Global Markets Brace for the End of Fed Stimulus
“Recent confidence indicators based on survey data have shown some further improvement from low levels and tentatively confirm the expectation of a stabilisation in economic activity.”
Mario Draghi, president of the European Central Bank, said the above in a statement to the press on August 1. In effect, it suggests that if you’re an optimist, the European Union has just barely tripped into a recovery. News that flash estimates of second-quarter gross domestic product showed 0.3 percent growth in both the EA17 and EU27, the first positive action in six quarters, has in fact helped improve sentiment.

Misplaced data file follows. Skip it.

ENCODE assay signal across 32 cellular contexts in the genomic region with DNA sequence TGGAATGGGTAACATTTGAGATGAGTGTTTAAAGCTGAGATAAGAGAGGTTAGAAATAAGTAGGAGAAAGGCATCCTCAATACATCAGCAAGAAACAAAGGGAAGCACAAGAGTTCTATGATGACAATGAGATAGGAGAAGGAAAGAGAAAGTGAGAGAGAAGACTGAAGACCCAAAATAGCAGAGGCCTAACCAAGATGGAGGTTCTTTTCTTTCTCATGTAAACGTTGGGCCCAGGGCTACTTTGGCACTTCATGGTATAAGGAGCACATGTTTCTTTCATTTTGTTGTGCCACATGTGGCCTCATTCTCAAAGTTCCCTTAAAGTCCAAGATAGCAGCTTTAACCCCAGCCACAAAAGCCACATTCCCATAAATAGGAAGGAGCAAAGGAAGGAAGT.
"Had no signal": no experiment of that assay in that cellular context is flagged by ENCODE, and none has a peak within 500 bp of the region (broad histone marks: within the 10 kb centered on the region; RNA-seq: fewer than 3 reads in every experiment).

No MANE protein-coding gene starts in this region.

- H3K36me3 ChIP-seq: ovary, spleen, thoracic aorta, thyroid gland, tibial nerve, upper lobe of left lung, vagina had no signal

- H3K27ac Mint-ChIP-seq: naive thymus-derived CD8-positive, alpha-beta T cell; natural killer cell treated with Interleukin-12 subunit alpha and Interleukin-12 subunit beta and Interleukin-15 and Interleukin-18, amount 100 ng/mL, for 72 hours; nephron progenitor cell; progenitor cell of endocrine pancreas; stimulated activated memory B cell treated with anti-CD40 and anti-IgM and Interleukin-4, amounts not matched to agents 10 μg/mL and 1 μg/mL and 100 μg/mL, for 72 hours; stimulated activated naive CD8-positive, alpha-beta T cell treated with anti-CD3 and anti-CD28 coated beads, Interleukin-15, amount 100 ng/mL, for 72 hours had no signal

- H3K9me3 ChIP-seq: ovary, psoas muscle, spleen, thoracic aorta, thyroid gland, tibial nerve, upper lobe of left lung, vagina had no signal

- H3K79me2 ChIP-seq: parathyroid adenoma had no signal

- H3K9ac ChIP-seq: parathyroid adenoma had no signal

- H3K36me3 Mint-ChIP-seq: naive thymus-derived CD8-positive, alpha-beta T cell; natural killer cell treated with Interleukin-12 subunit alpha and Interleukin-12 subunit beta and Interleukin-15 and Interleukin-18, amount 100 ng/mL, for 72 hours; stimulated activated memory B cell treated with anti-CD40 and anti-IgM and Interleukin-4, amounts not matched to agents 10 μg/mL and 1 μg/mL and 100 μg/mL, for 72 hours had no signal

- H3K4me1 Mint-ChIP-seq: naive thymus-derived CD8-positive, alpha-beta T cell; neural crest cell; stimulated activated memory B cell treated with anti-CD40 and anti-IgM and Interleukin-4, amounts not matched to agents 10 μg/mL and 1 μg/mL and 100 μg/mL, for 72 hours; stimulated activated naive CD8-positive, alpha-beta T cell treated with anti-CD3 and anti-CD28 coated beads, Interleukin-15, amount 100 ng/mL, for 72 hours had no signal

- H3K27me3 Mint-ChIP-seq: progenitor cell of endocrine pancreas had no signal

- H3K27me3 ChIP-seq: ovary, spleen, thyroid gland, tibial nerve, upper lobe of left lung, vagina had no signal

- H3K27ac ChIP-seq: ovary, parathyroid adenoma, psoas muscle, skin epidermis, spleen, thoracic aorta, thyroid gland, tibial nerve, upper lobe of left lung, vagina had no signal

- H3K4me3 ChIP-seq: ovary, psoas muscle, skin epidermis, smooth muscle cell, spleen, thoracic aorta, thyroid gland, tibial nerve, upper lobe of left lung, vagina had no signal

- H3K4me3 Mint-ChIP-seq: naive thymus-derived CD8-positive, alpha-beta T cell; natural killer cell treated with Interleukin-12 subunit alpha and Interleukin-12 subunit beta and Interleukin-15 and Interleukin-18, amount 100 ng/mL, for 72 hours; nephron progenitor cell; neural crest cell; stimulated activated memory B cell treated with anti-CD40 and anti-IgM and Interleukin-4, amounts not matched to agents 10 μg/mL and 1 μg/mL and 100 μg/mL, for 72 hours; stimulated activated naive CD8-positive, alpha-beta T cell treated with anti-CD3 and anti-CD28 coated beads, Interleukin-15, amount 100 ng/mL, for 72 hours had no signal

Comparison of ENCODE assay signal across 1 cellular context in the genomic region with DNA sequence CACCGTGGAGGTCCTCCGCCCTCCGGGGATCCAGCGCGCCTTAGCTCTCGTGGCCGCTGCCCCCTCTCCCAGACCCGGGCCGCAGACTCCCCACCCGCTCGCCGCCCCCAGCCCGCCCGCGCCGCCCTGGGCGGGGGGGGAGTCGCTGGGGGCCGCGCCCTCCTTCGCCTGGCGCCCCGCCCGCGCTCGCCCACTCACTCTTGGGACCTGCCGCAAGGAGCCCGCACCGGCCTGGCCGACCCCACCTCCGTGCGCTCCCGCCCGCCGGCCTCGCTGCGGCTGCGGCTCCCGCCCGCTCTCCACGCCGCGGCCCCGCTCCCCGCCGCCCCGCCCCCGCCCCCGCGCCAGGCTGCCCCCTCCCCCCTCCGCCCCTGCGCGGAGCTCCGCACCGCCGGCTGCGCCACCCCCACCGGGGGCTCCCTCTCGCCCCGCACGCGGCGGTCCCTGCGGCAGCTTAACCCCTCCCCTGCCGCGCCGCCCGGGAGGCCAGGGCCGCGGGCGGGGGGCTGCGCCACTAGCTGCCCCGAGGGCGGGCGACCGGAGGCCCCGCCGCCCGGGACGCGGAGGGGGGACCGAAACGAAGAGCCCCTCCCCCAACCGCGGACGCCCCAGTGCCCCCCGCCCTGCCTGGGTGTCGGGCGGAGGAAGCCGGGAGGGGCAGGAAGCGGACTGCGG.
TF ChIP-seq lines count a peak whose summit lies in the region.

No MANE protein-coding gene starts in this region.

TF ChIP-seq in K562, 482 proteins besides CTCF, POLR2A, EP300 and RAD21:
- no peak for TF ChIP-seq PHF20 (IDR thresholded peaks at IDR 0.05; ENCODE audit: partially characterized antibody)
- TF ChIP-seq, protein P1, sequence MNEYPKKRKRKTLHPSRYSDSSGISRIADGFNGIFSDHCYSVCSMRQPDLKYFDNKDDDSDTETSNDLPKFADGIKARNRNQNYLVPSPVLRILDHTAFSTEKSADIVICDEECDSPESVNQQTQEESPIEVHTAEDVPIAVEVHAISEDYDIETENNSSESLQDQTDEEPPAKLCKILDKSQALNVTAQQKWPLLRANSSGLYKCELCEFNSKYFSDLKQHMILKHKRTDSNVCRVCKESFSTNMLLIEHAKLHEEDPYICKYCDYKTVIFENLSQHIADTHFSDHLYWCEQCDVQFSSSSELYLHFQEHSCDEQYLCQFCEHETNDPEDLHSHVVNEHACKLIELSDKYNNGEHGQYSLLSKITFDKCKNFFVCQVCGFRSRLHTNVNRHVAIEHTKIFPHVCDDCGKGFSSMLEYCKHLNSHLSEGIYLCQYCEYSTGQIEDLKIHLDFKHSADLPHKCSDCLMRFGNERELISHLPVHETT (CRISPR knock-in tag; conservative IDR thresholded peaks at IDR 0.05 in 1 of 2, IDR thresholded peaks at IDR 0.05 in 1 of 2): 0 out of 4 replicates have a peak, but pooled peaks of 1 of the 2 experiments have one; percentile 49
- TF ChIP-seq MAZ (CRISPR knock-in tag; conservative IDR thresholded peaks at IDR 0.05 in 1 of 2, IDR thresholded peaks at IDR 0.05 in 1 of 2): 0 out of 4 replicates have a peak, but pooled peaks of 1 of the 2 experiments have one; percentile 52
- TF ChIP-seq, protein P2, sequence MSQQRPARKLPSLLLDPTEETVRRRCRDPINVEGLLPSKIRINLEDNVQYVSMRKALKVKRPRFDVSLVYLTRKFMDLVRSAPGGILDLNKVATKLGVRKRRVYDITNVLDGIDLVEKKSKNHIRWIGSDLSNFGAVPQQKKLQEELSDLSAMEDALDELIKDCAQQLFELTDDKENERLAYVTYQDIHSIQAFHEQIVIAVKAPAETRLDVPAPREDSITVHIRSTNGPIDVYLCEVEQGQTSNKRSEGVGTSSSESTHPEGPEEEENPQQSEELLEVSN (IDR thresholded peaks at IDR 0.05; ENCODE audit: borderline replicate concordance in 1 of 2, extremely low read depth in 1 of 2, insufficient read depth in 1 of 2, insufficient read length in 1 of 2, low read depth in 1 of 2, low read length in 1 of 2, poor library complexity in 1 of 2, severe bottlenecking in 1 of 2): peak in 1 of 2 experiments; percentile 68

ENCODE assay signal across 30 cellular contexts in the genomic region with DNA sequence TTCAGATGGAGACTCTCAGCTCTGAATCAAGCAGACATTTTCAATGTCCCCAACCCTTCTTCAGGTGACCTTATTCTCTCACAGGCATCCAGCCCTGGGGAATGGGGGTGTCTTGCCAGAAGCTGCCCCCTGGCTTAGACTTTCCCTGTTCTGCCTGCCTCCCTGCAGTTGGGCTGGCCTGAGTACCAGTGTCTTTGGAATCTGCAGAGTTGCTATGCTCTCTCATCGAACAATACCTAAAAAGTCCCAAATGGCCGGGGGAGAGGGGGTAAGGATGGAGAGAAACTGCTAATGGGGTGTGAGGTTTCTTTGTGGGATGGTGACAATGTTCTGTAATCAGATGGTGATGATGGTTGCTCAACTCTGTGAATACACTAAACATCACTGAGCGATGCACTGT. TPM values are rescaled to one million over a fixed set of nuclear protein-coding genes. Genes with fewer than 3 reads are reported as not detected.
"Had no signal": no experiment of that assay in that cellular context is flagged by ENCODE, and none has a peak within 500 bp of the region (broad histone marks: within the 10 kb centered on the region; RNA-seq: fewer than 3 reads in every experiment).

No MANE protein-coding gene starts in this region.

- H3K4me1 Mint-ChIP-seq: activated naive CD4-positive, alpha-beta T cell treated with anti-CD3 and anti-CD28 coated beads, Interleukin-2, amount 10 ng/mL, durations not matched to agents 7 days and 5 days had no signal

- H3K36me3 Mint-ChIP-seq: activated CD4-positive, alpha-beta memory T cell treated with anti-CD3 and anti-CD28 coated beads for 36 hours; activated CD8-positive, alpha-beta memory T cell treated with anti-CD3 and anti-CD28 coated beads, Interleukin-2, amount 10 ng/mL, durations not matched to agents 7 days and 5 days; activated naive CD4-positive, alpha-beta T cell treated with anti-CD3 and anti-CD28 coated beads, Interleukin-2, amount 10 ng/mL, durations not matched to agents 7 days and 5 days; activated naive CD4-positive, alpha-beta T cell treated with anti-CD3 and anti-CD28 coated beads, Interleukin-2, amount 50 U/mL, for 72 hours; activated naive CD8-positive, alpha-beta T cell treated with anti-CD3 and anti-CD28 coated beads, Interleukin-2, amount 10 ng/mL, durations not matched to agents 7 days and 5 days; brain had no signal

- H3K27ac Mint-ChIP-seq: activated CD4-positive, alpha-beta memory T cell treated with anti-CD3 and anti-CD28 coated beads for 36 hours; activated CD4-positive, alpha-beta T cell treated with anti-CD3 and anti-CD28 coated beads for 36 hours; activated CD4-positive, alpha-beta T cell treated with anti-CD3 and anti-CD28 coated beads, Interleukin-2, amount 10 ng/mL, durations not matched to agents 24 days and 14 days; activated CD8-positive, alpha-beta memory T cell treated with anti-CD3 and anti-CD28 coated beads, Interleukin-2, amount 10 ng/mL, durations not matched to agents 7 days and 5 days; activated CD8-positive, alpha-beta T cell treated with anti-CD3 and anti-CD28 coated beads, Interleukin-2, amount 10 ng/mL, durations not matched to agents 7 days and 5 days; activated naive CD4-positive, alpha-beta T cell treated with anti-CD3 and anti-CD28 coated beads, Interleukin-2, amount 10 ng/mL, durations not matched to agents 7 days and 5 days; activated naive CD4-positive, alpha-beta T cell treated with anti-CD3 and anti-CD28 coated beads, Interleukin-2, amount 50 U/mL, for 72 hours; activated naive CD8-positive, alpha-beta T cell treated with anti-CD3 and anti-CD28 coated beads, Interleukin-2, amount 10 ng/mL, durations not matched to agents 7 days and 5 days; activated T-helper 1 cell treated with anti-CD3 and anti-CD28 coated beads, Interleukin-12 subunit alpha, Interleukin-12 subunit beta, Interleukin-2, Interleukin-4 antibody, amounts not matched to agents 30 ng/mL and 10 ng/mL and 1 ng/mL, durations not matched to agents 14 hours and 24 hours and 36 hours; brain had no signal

However, Draghi’s consistently middle-of-the-road comments leave room for pessimism, too. The growth experienced in the second quarter could very well just be a momentary reprieve, downwardly revised based on additional data or simply punctuated in a broader, full-year decline.
For its part, the ECB — or Draghi, at least — seems to believe that the economy will perform according to forecasts in the second half of the year. Those forecasts currently call for full-year economic contraction of 0.6 percent followed by 0.9 percent growth in 2014.